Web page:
Nux Vomica. U. S., Br.
Nux Vomica. U. S., Br.
Nux Vomica. Nux Vom. [Strychni Semen, P. I.]
"The dried, ripe seeds of Strychnos Nux-vomica Linné (Fam. Loganiaceae), yielding not less than 2.5 per cent. of the alkaloids of Nux Vomica." U. S. "Nux Vomica consists of the dried ripe seeds of Strychnos Nux-vomica, Linn." Br.
Semen Nucis Vomicae; Poison Nut, Quaker Buttons, Dog Buttons; Noix vomique, Fr. Cod.; Semen Strychni, P. G.; Krähenaugen, Brechnuss, G.; Noce vomica, It.; Nuez vomica, Sp.
Strychnos Nux-vomica is a tree of a moderate size, with numerous strong branches, covered with a smooth, dark gray bark. The young branches are long, flexuous, smooth, and dark green, with opposite, roundish-oval, petiolate, entire, smooth, and shining leaves. The flowers are small, white, funnel-shaped and in terminal corymbs. The fruit is a round berry, about as large as an orange, with a smooth, yellow or orange-colored, hard, fragile rind, and many seeds in a juicy pulp. It has frequently been asserted that the pulp is innocuous, but Fluckiger and Hanbury, and also Dunstan and Short (P. J., 3d series, xv, 1) have demonstrated that it contains strychnine. Dunstan and Short have also proved that of the commercial varieties of nux vomica Bombay seed stands first in percentage of contained strychnine, then Cochin, and lastly Madras. (P. J., 1883, xiv, 1053.)
The tree is a native of the East Indies, growing in Bengal, Malabar, on the Coromandel Coast, in Ceylon, in many islands of the Indian Archipelago, in Cochin China, and in Northern Australia. The drug is largely shipped from Madras, where it is estimated that in 1912 nearly 400,000 pounds were marketed. Much of the nux vomica shipped to the United States is exported from Bombay, and in 1910-1911 some 45,000 pounds of nux vomica were exported to the United States from the Bombay district. The chief markets for nux vomica are China, and America, small quantities are shipped to London, and the importations to Hamburg are very irregular. Joblin states that during the fiscal year 1909 there were imported into the United States 1,666,957 pounds of nux vomica; in 1910, 2,738,662 pounds. (Cons. & Tr. Rep., 1911, p. 350.)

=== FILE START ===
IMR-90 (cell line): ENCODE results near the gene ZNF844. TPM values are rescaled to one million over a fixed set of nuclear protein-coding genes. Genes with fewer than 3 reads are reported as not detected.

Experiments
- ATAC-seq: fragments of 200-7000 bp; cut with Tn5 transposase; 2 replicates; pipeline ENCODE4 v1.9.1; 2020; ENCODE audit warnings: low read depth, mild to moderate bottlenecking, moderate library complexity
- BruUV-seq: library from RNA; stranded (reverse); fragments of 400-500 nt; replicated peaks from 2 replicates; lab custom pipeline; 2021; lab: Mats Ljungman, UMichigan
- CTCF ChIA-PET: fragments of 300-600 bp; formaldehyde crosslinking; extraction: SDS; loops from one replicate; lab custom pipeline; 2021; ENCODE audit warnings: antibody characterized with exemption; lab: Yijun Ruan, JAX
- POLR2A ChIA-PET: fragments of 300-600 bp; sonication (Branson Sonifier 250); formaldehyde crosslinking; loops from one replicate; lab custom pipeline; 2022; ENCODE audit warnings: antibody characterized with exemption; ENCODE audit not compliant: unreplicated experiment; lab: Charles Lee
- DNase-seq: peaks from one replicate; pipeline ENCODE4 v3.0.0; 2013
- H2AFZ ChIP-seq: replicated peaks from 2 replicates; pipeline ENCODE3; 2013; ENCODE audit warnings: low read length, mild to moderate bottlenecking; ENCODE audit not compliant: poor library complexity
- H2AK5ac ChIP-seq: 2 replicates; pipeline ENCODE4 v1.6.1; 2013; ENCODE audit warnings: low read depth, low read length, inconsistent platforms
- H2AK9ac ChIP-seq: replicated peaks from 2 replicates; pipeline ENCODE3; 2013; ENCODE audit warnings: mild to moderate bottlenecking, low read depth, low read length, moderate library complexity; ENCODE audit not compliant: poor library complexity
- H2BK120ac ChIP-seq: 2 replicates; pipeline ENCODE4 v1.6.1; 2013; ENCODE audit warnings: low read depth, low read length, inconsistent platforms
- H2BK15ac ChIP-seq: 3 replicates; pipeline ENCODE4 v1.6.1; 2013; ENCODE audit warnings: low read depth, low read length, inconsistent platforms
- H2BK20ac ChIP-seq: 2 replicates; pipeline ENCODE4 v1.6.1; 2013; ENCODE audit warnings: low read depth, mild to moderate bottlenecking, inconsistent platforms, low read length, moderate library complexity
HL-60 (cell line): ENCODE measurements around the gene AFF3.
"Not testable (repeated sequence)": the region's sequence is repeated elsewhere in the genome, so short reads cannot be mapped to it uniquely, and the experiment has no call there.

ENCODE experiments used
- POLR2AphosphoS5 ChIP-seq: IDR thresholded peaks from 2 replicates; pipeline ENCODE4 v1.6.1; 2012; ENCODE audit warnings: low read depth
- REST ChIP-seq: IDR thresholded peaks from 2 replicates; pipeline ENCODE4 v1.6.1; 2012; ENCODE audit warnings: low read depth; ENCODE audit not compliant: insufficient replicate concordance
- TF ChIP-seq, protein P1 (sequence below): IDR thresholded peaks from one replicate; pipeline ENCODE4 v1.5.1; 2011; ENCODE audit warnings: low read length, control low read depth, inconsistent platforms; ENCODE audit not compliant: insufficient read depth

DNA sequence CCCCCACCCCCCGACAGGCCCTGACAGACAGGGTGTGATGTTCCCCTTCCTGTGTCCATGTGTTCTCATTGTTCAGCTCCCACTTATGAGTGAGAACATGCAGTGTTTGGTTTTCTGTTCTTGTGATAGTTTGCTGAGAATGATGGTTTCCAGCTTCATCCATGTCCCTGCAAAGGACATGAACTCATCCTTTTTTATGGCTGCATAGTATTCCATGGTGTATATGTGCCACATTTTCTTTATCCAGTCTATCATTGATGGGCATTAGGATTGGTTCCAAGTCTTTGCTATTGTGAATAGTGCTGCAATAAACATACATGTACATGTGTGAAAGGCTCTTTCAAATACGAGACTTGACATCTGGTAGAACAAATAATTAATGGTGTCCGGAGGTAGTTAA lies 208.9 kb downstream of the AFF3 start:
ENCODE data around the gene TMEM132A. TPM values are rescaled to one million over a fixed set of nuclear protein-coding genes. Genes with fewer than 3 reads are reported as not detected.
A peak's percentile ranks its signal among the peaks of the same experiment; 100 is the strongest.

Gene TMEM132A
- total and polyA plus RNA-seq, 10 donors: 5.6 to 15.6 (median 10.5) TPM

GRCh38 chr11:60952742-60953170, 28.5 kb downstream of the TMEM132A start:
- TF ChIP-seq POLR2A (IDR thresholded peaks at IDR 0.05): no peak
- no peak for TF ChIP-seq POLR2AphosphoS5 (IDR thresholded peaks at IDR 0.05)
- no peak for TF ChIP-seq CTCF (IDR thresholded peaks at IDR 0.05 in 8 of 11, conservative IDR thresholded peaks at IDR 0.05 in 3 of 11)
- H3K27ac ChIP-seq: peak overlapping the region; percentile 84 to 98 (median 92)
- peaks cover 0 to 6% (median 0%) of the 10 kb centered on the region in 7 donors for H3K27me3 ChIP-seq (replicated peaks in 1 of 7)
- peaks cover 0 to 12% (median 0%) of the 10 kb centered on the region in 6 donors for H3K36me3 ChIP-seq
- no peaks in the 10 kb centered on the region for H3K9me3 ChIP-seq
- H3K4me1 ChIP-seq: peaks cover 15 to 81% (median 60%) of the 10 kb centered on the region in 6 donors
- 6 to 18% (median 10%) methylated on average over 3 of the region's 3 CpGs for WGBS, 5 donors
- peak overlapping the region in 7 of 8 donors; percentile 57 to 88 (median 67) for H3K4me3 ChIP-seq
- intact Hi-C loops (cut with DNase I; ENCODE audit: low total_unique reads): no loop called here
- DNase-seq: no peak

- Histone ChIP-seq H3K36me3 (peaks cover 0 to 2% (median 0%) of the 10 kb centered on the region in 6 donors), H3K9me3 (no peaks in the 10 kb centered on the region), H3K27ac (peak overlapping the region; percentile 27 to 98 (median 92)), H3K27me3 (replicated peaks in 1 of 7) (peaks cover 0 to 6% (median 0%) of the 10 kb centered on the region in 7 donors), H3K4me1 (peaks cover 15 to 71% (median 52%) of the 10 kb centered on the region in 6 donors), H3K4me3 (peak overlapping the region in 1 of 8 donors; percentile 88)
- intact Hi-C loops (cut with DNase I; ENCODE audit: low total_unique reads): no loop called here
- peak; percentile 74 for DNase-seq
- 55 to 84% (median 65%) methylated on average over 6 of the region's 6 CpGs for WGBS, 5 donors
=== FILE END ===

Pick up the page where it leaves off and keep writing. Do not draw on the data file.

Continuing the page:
The wood and root are very bitter, and are employed in the East Indies for the cure of intermittents. The radices colubrinae and lignum, colubrinum of the older writers, long known in Europe as narcotic poisons, have been ascribed to this species of Strychnos, under the impression that they were identical with Strychnos colubrina, to which Linnaeus refers them. They were ascertained by Pelletier and Caventou's researches to contain a large quantity of strychnine. The bark has been mistaken for cusparia, and hence is sometimes referred to as false angustura. Gehe & Co. (Handelsbericht, 1914, p. 119) state that a new variety of nux vomica, the origin of which is unknown, is being exported from Burma. The seeds are externally light gray, internally yellow and are devoid of strychnine.
Properties.—Nux vomica is officially described as "orbicular, nearly flat, occasionally irregularly bent, from 10 to 30 mm. in diameter and from 4 to 5 mm. in thickness, very hard when dry; externally grayish or greenish-gray, covered with appressed hairs giving it a silky luster, hilum indicated by a circular sear at the center of one of the flattened sides and connected with the micropyle at the edge by a ridge; internally showing a thin, hairy seed-coat and a large grayish-white endosperm at one end of which is embedded a small embryo with two broadly ovate, 5- to 7-nerved cotyledons; inodorous; taste intensely and persistently bitter. The powder is light gray; consisting chiefly of thick-walled endosperm cells containing globules of a fixed oil and a few small aleurone grains, and fragments of strongly lignified, non-glandular hairs, the walls of the latter possessing large, circular, or long, slit-like pores. In the tissues of the adhering pulp occur a few small, nearly spherical starch grains. Nux Vomica yields not more than 3.5 per cent. of ash." U. S.